Most interesting insights (from my perspective):
Lee mentioned that he was “navigating hierarchy and impacting innovation” at Mayo. He also made an interesting point: “you can be so strategic that you can not actually do anything, but it is still important to see the larger picture.”
- Social media is the defining trend in communications in the 21st century
- Social media will dramatically affect every industry
- Health care organizations should engage with social media. Health care is not unique…
One curious point that I saw during Lee’s presentation was social media search for unique material that can be used online, rather than “planning and producing campaigns.” In many cases, the company found an advocate and used the story or video rather than trying to “create” something. One satisfied patient found through social media was used later in print campaign.
Charming example: an old couple playing piano in the atrium of Mayo clinic. More than 4 million views on YouTube…
Blogging… difficult to get physicians to write. Easier: interviewing physicians on video. Video is used to pitch to journalists also. Important; getting flip cameras and training staff how to use them. How is legal reacting? Mayo legal counsel is on Twitter…
How to deal with negativity: not that many negative comments – people on Facebook in particular rarely post something negative – they are using their own name and will not criticize without a good reason.
Mayo uses WordPress! 🙂
Sharing Mayo Clinic (blog for patients to share stories)
Mayo clinic employees social media policies are easy to find.
Mayo clinic presentation can be found at SMUG site.
David Moen, MD, medical director of care model innovation, Fairview; Colleen McGuire, vice president-communications, IHC Health Solutions
Clinicians are less nervous about social media than PR, Marketing, and Legal… but physicians may not like the situation when a patient comes with a folder of collected information… However, this is a culture issue, not technology issue.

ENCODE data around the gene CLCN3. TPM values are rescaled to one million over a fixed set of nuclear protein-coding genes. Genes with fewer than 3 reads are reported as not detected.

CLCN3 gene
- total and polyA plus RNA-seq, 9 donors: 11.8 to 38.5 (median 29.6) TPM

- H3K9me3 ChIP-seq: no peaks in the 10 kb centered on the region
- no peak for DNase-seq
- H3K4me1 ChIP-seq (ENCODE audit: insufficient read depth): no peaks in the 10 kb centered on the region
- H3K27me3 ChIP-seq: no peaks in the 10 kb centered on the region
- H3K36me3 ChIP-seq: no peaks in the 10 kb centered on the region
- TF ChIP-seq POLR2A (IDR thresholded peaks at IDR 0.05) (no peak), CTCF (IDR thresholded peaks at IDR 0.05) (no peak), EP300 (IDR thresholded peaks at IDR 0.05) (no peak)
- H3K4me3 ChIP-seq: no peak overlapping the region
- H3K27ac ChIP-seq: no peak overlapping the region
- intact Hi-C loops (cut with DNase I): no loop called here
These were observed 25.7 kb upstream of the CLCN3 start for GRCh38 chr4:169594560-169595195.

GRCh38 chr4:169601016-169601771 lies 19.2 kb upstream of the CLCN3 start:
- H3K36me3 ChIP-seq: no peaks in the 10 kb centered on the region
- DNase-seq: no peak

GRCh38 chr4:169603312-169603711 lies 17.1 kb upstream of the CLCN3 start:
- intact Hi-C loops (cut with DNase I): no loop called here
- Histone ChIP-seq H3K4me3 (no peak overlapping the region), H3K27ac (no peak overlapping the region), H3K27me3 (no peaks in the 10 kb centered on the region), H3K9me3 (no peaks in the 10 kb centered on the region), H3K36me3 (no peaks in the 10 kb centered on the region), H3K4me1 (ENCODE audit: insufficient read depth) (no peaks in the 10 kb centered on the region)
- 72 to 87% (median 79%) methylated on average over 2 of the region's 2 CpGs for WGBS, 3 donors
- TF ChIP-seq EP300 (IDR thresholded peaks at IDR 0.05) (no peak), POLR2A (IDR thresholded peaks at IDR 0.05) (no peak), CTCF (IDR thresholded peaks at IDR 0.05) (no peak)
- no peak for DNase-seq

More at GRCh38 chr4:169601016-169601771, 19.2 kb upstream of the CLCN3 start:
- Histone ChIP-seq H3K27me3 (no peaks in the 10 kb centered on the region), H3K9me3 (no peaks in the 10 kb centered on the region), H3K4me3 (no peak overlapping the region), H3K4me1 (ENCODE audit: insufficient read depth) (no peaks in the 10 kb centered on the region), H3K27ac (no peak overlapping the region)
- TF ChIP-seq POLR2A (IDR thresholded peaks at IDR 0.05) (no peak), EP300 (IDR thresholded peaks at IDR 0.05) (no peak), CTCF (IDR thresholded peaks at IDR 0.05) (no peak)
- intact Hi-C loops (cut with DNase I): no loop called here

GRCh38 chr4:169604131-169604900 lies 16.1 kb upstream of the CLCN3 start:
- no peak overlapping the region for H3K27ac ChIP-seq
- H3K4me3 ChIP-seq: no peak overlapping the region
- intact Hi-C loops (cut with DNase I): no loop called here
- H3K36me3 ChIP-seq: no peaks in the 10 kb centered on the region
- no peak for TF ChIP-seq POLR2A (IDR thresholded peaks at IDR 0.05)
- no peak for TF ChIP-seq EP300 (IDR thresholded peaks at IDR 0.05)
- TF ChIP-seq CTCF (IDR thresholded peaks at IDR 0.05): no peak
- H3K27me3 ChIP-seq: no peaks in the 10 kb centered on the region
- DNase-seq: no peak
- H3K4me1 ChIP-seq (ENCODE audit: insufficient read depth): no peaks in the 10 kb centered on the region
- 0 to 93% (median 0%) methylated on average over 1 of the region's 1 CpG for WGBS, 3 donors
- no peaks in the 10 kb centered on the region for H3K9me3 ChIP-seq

Health care challenge is to recognize the opportunity. Health care is a business… how would we pay physicians who use social media for their time?
Who will pay for the online communities where patients can communicate? But… if we can demonstrate lower costs and improved outcomes, maybe an interested party can be found…
Problem with public perception of health insurance companies. Only 7% of people “like” health insurance companies.
- Wellness e-mail sent from insurance company – little response
- The same e-mail sent without identification that it was an insurance company – much higher response
(I heard about similar results from research done in the past by other insurance companies.)
Interesting: Health Camp conferences discuss cost in US and access in Canada… and nobody is happy with their system….
Prostatic stent promotion through a humorous YouTube video became an unexpected success for a small b-to-b company.
The video also lead to an article in Star Tribune.
John Reid his earlier fears to become a joke of the industry, but the success of the video definitely worth the risk.
The original idea of the video was that young people would watch and forward to their uncles, etc. However, YouTube audience could be 45-55 years old (based on Mayo research).
Interesting: the company provides online training sessions (could not afford sales force) and physicians do sign up… even older physicians participate.
National Marrow Donor program employs 2 FTEs to listen and use social media; it is a ”deliberate” use of the channel.
iMobile Health provides access to patient-physician community via iPhone. The service is subscription based, but has a free trial.
The question about negative reviews… Health Scoop receives 4:1 positive reviews.
Interesting note: a class of students joined the session. Students were not shy to ask questions, and one of the questions was built on applying Netflex functionality to some of the health care rating sites. The new generation (when they start using health care information online) seems to expect features and usability with which they are already familiar through consumer sites.
There are many sites grading physicians… the most important factor, however, is which content shows up on Google searches…
Very good event! When is the next one? 🙂